How to Speak Hairstylist: The Terms You Need to Know for Your Best Hair Ever

<p>Knowing how to talk the talk can help you walk out of the salon with your best hair ever. Memorize these must-know terms before your next cut, color, or styling appointment.</p>

Cut

woman with blonde hair

Undercut (ən-dər-ˈkət): With this scissor technique, the under layer of hair is cut a little shorter than the top layer. It's a way to remove bulk from hair while maintaining length.

Point cutting (pȯint kuht-ting): The stylist holds the scissors vertically while snipping "points" into the ends of hair, usually to create texture and movement; aka pointing.

Slithering (slĭth'ər-ing): It has nothing to do with a snake. It's actually a debulking technique that involves gliding open scissors down the length of your hair.

Texturizing (ˈteksCHəˌrīz-ing): When your stylist texturizes your hair, she's adding layers through the interior to lighten it up -- or add body.

Dusting (duhs-ting): Instead of telling your stylist that you just need a trim, tell him that you want a dusting. He'll snip just the teeniest bit from your length, making hair appear healthier but not freshly cut.

Choppy (chop-ee): This edgy cut has a lot of short layers that usually vary in length.

Graduation (graj-oo-ey-shuh n): Drop this term when you want a bob or lob that's slightly longer in front, gradually getting shorter toward the nape of your neck.

Fringe (frinj): Stylist speak for bangs or any short layers that frame your face.

Check out our favorite medium-length haircuts.

Style

Overdirecting (ō-vər dih-rekt-ing): When you need a volume boost, your stylist may blow-dry your hair in the opposite direction of your part, and then flip it back once it's dry -- an easy way to get lift.

Piece-y (pees-ee): This is the universal word to describe hair that has lots of separation.

Tousled (tou-zuh ld): If your stylist says she's going to give you a tousled blowout, expect body, texture, and loose waves.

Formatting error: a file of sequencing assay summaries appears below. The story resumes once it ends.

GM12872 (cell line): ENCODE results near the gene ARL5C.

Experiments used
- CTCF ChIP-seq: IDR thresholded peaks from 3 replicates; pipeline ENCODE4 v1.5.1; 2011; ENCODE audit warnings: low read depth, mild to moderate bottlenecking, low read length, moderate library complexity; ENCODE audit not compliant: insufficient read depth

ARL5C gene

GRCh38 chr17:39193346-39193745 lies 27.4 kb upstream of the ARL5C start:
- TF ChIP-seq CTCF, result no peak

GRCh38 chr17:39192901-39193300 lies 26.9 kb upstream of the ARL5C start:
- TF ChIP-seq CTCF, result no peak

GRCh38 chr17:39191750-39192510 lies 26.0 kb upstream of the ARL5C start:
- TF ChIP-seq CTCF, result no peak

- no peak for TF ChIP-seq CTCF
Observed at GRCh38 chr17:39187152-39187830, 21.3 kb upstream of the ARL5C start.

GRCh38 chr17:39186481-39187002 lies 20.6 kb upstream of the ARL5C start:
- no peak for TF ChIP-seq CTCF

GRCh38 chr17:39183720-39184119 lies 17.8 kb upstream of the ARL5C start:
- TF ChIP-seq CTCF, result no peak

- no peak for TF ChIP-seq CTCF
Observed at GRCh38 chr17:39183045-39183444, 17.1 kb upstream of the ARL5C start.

Bevel (bev-uh l): A small bend at the ends of your hair, usually done with a hot tool.

Chignon (shee-nyawn): A French term for a fancy low bun.

Wefts (wefts): That's code for extensions. The strips of faux or real hair are attached to your natural strands to add length or body.

Take our quiz and find out what haircut is right for you!

Color

Balayage (balāˈyäZH): This French hair-coloring technique involves hand-painting highlights onto individual strands off the root, rather than using foils or a highlighting cap. The results tend to be more natural because there's no obvious line of demarcation from regrowth.

Babylights (bebi layts): When the goal is a subtle brightening effect, your colorist may highlight baby-fine strands of hair.

Ombre (om-bray): A gradual change of color from root to tip, getting lighter toward ends.

Tipping (tip-ping): Nope, we're not talking money here. This color term refers to dyeing just the ends of your hair with highlights or even a bold or pastel hue.

Glaze (gleyz): A semipermanent (washes out over time) dye is applied to hair for a short period to tweak the tone of your hair (i.e. to make it less brassy).

See 10 hair hacks only stylists know.

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